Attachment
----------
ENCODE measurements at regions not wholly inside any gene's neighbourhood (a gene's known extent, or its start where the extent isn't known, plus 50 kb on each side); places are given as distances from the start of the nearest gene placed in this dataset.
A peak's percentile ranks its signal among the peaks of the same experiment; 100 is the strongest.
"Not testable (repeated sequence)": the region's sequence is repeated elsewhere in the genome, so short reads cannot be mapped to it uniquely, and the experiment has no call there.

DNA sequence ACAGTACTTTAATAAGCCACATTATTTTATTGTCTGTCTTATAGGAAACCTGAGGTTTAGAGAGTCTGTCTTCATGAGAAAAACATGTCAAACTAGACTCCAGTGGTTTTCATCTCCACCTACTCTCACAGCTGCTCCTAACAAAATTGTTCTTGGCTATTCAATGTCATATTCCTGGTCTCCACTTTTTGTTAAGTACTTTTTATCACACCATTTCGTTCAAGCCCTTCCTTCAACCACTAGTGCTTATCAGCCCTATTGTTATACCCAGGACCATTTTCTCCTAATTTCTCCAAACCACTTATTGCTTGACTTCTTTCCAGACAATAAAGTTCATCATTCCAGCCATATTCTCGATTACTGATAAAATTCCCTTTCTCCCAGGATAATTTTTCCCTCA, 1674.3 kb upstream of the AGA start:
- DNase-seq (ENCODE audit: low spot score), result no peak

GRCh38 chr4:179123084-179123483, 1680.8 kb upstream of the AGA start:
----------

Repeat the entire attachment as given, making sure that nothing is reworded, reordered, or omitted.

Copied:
ENCODE measurements at regions not wholly inside any gene's neighbourhood (a gene's known extent, or its start where the extent isn't known, plus 50 kb on each side); places are given as distances from the start of the nearest gene placed in this dataset.
A peak's percentile ranks its signal among the peaks of the same experiment; 100 is the strongest.
"Not testable (repeated sequence)": the region's sequence is repeated elsewhere in the genome, so short reads cannot be mapped to it uniquely, and the experiment has no call there.

DNA sequence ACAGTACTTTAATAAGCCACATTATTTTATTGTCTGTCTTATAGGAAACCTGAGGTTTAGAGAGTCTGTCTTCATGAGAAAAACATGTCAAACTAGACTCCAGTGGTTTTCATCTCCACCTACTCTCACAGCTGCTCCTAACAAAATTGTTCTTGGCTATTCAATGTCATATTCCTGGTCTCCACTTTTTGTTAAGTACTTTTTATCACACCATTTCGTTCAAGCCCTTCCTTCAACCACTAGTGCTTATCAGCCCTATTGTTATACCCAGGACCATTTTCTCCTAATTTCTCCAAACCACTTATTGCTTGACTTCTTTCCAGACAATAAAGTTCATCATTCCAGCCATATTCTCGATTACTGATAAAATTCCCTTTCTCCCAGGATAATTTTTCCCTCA, 1674.3 kb upstream of the AGA start:
- DNase-seq (ENCODE audit: low spot score), result no peak

GRCh38 chr4:179123084-179123483, 1680.8 kb upstream of the AGA start: